“It’s a lot. It’s a lot that comes with it but obviously, I’ve done a lot in my life and throughout my whole career through basketball to prepare me for this type of situation and to just to do whatever I can to help this team come out with victories.”
Still, only at 20, he’s earning the respect of his peers around the NBA. Take Kevin Garnett. KG fell on top of him while scrambling for a loose ball in the third quarter. After Smart got the ball ahead on the break, Garnett tapped him on the backside for his hustle on the floor. Afterward, Garnett said he was “trying to trip his ass.”
“Knowing KG, I wouldn’t be surprised,” Smart said. “The guy goes hard. That’s who KG is and that’s why a lot of guys respect him.”
Smart could laugh because he’s becoming more and more comfortable assuming command of his team.
‘Felt very comfortable. Practiced the other day helped that. Went over some plays and getting guys in the right spots so I was able to know where guys were going to be and try to find them today.’
Smart found out on Christmas Day that he was starting on Friday.
“Coach [Brad Stevens] called me before practice and told me that I was going to be starting and just to keep bringing the energy,” Smart said.
“Both, practice time and conditioning. With an injury you tend to sit on the sideline and your conditioning goes and its easy to get out of shape then it is to get into shape. Getting those minutes and practice time has put me back into the shape that I was in in the preseason.’
In many ways, coming back to TD Garden was surreal and odd for Kevin Garnett Friday afternoon.
It was the first time the 38-year-old future hall of famer has been back to Boston since the Celtics traded Rajon Rondo away to the Dallas Mavericks. And it might be the last time he gets a standing ovation from the Garden crowd that had a love affair with his game for six unforgettable seasons in Celtic green.
After Garnett’s Nets managed to escape with a 109-107 win over the Celtics, Garnett reflected on playing a Boston team that no longer has any members of the 2008 championship squad.
“I’ve been getting a lot of ‘Rest in peace’ texts and stuff, so I had to change my number,” Garnett said. “It’s all good, though. We’re infinite. Once you win once, you win forever.”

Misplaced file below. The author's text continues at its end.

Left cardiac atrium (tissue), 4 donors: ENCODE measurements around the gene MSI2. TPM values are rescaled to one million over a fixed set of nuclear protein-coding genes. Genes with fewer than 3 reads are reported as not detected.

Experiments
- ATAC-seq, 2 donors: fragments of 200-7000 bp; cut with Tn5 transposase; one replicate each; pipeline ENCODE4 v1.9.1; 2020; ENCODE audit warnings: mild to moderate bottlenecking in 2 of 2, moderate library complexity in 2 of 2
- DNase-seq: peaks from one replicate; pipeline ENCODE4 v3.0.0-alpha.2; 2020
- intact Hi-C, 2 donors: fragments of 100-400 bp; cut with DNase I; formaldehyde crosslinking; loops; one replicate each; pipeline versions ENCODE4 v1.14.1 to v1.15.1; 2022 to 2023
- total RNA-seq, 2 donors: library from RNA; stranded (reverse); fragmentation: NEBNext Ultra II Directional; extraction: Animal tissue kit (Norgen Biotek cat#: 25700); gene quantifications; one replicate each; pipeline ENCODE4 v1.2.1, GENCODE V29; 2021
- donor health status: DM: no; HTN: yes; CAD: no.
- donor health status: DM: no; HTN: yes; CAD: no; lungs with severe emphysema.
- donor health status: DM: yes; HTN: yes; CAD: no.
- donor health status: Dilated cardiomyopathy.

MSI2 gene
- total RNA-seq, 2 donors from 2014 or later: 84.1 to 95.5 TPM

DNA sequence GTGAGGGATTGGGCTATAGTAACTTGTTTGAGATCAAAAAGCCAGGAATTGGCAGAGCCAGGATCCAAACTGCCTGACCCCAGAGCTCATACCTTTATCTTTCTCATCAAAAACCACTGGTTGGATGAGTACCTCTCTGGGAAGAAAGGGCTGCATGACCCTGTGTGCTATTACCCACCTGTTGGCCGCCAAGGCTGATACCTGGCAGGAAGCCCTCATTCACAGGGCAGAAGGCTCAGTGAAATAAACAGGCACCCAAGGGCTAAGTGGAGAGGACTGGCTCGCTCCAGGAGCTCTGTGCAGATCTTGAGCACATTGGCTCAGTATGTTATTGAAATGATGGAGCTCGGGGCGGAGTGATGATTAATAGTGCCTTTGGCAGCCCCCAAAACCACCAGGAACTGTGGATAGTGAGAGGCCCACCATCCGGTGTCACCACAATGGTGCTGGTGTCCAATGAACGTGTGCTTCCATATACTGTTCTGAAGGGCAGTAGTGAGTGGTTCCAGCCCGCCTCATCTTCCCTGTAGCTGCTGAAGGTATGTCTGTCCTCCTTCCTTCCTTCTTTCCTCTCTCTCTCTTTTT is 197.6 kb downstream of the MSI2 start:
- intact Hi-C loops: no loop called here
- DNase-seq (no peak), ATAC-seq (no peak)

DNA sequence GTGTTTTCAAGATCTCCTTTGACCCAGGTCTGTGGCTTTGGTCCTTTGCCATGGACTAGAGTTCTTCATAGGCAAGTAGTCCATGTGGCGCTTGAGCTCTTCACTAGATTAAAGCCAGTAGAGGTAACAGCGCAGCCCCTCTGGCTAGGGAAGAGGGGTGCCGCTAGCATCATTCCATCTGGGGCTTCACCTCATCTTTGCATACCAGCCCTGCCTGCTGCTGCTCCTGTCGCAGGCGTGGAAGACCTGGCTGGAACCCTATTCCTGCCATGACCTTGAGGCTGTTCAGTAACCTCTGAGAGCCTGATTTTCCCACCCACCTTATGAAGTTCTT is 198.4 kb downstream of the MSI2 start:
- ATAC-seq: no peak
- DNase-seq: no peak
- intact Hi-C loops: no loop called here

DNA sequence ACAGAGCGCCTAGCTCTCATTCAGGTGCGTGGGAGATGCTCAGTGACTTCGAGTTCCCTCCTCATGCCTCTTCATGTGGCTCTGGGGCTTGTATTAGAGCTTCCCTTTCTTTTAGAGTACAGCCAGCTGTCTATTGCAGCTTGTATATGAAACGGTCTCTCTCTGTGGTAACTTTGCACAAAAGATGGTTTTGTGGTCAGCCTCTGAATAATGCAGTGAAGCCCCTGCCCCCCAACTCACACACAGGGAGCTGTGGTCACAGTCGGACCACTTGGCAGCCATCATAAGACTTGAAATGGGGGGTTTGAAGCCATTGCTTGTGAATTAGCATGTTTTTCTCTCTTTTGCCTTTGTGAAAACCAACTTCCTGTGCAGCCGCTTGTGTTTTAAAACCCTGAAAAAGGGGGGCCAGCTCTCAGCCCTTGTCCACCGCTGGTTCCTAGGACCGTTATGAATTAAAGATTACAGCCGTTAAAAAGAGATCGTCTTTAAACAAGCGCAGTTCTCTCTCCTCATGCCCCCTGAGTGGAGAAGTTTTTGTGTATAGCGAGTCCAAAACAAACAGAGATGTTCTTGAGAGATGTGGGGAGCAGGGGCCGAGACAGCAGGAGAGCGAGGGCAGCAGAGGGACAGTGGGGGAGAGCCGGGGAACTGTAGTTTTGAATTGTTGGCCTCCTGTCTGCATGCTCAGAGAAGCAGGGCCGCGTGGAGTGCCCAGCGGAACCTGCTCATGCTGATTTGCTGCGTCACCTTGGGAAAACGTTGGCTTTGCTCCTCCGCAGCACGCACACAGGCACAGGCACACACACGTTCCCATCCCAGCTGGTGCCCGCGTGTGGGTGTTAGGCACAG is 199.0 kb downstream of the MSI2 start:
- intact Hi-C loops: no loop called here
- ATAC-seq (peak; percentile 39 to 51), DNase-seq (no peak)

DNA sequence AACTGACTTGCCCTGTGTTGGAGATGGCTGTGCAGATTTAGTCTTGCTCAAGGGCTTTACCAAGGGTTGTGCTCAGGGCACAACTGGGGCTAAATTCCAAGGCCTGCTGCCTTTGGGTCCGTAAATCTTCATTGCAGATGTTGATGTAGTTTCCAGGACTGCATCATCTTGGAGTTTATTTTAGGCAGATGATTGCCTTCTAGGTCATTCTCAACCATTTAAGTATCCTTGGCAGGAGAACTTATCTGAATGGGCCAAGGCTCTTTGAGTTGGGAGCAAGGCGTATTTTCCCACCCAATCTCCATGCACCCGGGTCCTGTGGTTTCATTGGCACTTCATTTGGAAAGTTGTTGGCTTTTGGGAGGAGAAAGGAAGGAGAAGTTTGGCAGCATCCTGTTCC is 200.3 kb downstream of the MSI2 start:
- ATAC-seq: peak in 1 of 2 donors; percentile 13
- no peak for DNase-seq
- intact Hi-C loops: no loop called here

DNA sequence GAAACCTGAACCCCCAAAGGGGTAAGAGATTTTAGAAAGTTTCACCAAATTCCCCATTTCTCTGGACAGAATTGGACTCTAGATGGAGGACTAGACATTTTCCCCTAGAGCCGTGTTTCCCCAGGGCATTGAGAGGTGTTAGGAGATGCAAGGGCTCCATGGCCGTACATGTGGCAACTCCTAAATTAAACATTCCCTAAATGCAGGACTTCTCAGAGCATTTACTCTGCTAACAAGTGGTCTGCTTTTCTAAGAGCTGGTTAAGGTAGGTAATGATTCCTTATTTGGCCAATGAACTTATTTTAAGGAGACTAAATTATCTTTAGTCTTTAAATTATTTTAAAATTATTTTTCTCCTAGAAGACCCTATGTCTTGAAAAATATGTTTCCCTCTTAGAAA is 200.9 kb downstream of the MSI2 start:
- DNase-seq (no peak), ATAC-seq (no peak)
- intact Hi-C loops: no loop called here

Garnett didn’t have a big role in Brooklyn’s win. He had just six points and four rebounds in 17 minutes and didn’t play the final 17 minutes in which the Nets rallied from a 12-point deficit to win.
Before Friday’s game, he received a standing ovation in the dark from the fans who came out to see him play in Boston for perhaps the last time in his career.
“It’s always love here,” said Garnett. “It’s always an appreciation that I can never give back, other than the salute. Winning is infinite. And I’ll always have that special relationship with this city.”
Garnett admitted that he has indeed given some thought to the end of the road coming at the end of this season and that Friday might have been his swan song in Boston.
“At this stage it’s always somewhere lurking in the back, probably whether I admit it or not,” Garnett said. “But, if I’m being truthful with you, sometimes [I do think about it]. Seeing Paul [Pierce] the other day, he was in town to play the Knicks and we had a conversation. So, at this stage, we know that things are not taken for granted, but more appreciated. It crosses [my mind], I wouldn’t lie about that.”
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|Why you should care about Wednesday’s Celtics win: Marcus Smart had his best game, Jared Sullinger can rebound||10.22.14 at 10:09 pm ET|
The Celtics wrapped up the preseason with a 100-86 victory over the Nets at the TD Garden on Wednesday night (check out the box score here). Brooklyn rested its starters, while Rajon Rondo was out once again with a broken left hand for the Celtics.
Here are other reasons why you should have cared about the Celtics‘ preseason finale:
Marcus Smart had a very strong showing back in the starting point guard role
Smart opened up the game by swishing a 3-pointer out of the corner, which was nice for Celtics fans to see since shooting is one of his biggest weaknesses. However, Smart did a much better job of slashing through the lane than he has in previous games. He was able to connect on three layups in traffic, while also going 4-for-4 from the free throw line. Attacking the basket might be Smart’s biggest strength, so it was certainly positive to see him do so efficiently before the preseason came to an end.
Smart never saw the floor in the second half, but the damage was done. He racked up 16 points in just 15 minutes of action, adding four assists, a rebound and two steals. Perhaps most importantly, he did it on 5-for-8 shooting from the field — all three of his misses coming from downtown. Good things happen when Smart gets into the paint.
Jared Sullinger was a beast on the boards once again
Sullinger is a very good scorer, but he is a phenomenal rebounder. After ripping down 19 boards on Sunday, Sullinger grabbed 13 in the first half alone Wednesday. He finished the game with what is becoming a classic Sullinger stat line — 15 points and 17 rebounds. Sullinger did so while shooting 7-for-10 from the field in 26 minutes of action.
James Young returned from a hamstring injury
Young hurt his hamstring while warming up for the first preseason game, but kept that information to himself and ended up by playing in the game. Young posted 10 points in his debut, but then has missed each preseason contest since. He also didn’t play in a summer league game following a car crash.
The rookie wasted no time Wednesday, nailing a 3-pointer on his first possession in the game. He finished with just five points and four rebounds, but keep in mind it was just his second professional game. Young has plenty of room to grow this season.